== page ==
“human nature is guided by self interest. People seek naturally to increase their wealth, and engage in business for the purpose of maximizing utility. When people maximize their wealth by fair exchanges of value, argued Smith, the “invisible hand” of the free market produces economic benefits for everyone in society” (par. 3).

By advancing the principle of human nature, Smith attempts to portray capitalism in a positive light. He says that because it respects the parameters of fair exchange, capitalism is not as evil as many people would like to make it appear (Button, 2013). The same is made obvious through his opposition to mercantilism.

Mankiw (2011) suggests that mercantilism is an avenue through which a country accumulates monetary reserves. The accumulation is made possible by positive trade balances. In this regard, Smith (2012) argues that mercantilism regards wealth as fixed and finite. As a result of this, the system, according to Smith (2012), demands a country to hoard commodities. He is opposed to such retrogressive systems. He points out that the system acts as a barrier to international trade.

Another theory advanced by Adam Smith is the free market principle (Smith 2011). According to Button (2013), like his colleagues, Smith was of the opinion that governments should not interfere with the markets. In essence, the philosopher was of the opinion that a free market is the breeding ground for wealth creation. The reason for this is that “natural forces” are allowed to operate. The principle of a free market cannot be taken for granted in today’s world where capitalism reigns supreme.

Adam Smith, according to Button (2013), made major contributions to the concept of rent. The philosopher theorized that rent is a result of prevailing prices in any market system. Smith uses the example of a consumer who pays rent on a property they occupy to drive his point home. He theorizes that such a property is equated to the cost of all the goods and services that could possibly be produced from it. The ramifications of this theory cannot be underestimated given that it has a bearing on the property market.

Smith (2012) provides an interesting theory with the concept of “the invisible hand”. In his book The Wealth of Nations, the economist theorizes that man is ‘naturally wired’ to cater for their own interests. Consequently, it is human nature to seek the results of prosperity.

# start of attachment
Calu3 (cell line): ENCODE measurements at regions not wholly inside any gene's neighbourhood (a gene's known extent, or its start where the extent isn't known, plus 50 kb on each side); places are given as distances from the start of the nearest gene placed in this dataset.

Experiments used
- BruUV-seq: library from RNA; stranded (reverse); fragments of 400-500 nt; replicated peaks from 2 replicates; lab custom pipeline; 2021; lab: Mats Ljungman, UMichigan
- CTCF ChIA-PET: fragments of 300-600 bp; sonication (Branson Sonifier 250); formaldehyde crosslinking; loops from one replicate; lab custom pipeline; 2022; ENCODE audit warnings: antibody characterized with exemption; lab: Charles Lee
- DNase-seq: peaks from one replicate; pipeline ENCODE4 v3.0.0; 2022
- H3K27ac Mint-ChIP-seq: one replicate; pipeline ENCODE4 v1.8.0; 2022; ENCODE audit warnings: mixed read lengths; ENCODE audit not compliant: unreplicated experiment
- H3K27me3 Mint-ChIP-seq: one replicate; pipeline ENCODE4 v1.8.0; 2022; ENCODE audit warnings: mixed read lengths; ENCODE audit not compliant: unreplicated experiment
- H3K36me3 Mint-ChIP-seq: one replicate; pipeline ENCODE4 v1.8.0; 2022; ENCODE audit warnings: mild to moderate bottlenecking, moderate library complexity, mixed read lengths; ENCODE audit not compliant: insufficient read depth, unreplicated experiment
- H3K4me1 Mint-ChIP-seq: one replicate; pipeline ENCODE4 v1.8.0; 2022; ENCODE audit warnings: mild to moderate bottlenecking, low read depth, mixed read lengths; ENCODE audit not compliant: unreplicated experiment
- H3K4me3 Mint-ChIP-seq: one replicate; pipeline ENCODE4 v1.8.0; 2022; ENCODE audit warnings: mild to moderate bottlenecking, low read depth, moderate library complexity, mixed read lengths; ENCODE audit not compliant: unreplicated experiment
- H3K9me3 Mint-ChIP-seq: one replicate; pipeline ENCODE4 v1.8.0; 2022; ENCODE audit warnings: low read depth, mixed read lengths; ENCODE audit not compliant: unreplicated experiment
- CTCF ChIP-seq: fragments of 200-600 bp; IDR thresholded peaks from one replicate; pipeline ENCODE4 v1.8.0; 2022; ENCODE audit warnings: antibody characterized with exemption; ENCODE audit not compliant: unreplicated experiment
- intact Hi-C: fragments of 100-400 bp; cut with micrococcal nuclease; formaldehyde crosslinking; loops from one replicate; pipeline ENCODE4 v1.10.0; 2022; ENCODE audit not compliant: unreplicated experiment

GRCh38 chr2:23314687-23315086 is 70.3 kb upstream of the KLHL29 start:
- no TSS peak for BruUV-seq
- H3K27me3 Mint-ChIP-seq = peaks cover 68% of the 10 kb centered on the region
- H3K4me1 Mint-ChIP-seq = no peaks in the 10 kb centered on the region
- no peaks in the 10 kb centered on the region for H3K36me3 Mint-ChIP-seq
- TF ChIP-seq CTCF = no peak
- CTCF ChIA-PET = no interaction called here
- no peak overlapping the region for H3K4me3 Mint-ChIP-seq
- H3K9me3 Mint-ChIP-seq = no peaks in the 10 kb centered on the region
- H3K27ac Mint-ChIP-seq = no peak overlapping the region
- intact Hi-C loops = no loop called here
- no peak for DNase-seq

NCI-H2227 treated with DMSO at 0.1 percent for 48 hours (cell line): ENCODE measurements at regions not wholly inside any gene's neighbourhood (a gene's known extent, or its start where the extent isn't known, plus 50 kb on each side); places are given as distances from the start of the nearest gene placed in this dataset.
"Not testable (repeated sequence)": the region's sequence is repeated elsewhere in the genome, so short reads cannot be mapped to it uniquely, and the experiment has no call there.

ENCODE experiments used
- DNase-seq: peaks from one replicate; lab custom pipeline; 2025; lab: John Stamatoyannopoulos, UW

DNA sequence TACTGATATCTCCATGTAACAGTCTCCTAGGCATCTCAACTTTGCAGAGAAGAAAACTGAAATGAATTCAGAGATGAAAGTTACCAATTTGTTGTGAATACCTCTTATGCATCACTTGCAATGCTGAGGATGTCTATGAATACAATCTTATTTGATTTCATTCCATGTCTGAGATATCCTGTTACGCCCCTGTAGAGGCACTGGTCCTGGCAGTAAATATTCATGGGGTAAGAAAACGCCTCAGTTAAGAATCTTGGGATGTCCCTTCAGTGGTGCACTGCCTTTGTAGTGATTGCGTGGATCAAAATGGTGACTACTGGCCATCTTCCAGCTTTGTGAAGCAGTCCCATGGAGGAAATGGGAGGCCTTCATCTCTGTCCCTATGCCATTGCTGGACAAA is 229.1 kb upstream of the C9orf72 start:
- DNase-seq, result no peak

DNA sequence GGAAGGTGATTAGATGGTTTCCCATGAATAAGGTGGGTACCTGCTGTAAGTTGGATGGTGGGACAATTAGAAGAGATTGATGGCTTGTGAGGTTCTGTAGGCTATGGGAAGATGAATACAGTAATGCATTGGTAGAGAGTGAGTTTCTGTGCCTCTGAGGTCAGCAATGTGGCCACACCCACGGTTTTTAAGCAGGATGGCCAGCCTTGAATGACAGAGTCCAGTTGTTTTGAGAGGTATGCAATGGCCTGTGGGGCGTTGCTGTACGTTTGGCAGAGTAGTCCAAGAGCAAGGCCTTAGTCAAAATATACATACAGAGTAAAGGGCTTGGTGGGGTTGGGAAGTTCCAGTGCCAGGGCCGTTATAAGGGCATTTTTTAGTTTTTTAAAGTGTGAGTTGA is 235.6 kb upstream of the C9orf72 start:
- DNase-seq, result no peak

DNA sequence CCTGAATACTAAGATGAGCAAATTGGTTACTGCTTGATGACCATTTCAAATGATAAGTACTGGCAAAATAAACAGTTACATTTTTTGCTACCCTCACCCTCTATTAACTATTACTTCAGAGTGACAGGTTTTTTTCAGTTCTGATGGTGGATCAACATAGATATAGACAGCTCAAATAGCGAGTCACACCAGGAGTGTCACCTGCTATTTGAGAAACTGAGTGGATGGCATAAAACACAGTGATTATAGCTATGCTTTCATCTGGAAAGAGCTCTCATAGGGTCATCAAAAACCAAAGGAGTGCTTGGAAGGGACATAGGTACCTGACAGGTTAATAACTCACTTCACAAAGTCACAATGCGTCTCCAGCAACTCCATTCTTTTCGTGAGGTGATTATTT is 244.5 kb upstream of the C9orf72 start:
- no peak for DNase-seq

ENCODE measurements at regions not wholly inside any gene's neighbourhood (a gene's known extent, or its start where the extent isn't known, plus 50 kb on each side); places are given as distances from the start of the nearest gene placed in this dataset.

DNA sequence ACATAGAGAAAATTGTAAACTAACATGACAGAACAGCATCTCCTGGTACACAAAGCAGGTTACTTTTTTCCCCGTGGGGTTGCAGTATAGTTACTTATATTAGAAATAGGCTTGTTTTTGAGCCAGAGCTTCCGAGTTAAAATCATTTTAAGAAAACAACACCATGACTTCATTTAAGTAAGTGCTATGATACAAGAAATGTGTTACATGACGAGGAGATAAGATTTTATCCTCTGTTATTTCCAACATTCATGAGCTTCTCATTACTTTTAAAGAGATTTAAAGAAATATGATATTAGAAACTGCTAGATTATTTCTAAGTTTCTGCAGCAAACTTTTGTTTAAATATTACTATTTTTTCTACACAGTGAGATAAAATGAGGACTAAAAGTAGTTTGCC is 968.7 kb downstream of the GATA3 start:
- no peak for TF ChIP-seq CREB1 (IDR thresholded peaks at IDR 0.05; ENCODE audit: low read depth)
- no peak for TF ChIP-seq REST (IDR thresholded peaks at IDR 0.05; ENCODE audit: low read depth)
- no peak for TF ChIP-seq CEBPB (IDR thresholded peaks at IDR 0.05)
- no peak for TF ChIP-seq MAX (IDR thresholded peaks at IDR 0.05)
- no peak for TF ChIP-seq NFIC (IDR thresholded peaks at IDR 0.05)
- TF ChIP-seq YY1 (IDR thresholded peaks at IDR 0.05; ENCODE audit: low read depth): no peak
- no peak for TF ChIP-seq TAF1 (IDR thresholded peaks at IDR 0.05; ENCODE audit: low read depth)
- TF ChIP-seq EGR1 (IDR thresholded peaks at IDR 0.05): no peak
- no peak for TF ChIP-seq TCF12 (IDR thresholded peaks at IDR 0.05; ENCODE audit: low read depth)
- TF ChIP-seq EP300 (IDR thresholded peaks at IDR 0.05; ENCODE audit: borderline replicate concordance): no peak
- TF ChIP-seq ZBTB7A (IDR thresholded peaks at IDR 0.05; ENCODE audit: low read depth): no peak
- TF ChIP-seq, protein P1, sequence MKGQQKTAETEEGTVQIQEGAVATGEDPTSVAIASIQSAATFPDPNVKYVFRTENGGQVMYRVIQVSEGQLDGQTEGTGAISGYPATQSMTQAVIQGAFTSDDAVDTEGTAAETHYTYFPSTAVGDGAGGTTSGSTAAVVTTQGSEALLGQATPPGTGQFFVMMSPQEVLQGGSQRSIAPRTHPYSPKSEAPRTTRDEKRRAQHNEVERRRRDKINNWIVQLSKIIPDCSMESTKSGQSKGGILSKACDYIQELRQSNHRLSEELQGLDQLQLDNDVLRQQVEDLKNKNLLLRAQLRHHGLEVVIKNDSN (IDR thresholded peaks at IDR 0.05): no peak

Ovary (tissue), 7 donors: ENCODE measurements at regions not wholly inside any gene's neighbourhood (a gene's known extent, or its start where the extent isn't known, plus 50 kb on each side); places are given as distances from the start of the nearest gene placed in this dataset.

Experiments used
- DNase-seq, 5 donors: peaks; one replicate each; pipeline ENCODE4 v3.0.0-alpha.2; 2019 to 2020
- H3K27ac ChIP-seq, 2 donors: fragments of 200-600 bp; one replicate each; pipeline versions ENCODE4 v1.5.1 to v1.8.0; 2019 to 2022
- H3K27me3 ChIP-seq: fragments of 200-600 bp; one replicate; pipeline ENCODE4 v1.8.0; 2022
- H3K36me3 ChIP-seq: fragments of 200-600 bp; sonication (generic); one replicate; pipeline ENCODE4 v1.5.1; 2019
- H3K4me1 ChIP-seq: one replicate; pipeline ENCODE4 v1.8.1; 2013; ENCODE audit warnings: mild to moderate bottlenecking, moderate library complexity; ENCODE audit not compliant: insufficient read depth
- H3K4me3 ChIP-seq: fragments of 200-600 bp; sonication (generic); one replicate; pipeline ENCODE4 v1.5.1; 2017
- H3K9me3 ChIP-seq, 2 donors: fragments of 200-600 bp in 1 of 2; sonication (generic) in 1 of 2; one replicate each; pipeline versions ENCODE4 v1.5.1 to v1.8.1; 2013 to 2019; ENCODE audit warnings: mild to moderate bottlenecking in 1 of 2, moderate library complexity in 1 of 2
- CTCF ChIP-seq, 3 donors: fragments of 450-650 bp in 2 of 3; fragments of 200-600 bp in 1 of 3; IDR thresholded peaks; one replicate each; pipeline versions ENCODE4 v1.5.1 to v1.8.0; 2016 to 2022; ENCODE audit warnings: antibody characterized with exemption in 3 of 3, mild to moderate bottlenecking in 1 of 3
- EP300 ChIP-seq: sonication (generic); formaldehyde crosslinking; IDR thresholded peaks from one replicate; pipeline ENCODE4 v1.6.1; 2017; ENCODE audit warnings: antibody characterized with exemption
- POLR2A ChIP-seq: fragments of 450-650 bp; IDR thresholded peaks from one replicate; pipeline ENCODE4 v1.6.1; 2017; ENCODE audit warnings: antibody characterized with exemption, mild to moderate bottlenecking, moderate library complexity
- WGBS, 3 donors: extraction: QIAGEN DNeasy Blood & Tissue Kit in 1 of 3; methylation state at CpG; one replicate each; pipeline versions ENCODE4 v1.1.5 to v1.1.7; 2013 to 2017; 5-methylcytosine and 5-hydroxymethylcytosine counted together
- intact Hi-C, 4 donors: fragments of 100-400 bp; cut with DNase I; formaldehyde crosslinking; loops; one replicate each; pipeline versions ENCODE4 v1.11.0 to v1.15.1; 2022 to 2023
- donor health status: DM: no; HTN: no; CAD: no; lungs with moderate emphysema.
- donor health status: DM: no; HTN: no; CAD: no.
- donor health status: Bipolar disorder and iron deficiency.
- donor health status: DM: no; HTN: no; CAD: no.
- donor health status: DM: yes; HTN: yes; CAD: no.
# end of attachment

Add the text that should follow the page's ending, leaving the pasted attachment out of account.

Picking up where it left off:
To this end, Smith (2012) argues that market agents should conduct their affairs without interference. He calls for the abolishment of monopolies. It is this free-market that the philosopher equates to the invisible hand. According to him, this “invisible hand” is the avenue through which persons can tap into the pool of wealth and enjoy their participation in the market.

Relevance of Smith’s Theories and their Impacts on the World Economy

It is foolhardy to ignore the contributions made by the scholar and philosopher to the world economy. According to Groenewald (2012), one cannot fully define economics without taking into account the contributions made by Adam Smith. In essence, Smith is not only relevant to economics, but also to modern capitalism. His assertions of a free market system earned him the title of the patriarch of “laissez faire” economics (Groenewald, 2012). It is the title that many scholars in the economics field associate him with.

Smith (2012) looks at wealth from the perspective of four parameters. First, he acknowledges that the relevance of wealth comes from its importance in the matrix of capitalism. Therefore, the production of wealth, its distribution, exchange, and consumption are critical elements that help explain the driving force behind capitalism.

According to Smith (2012), the wealth of a nation is a combination of the commodities it produces and the labor involved in the said production. Given the relevance of his theories on wealth, Smith’s influence is largely felt in the advancement of modern capitalism. He is one of the scholars mentioned a lot in capitalist literature.

Mankiw (2011) regards capitalism as an economic environment. The author affirms that such an environment is comprised of the proprietors and the workforce involved in production. Capitalism is characterized by private ownership. It is the owners of production who control production itself and the profits made.

Production in a capitalist society relies heavily on the concepts proposed by Adam Smith. It is noted that the mechanisms operating in a free market determine the prices of commodities exchanged. Consequently, Smith’s theory of a free market acts as the backbone of capitalism.

The definition of economics, as aforementioned, is incomplete without taking into account the theories associated with Adam Smith (Groenewald, 2012). Therefore, in the absence of his book, The Wealth of Nations, the definition of economics will not make as much sense as it does today.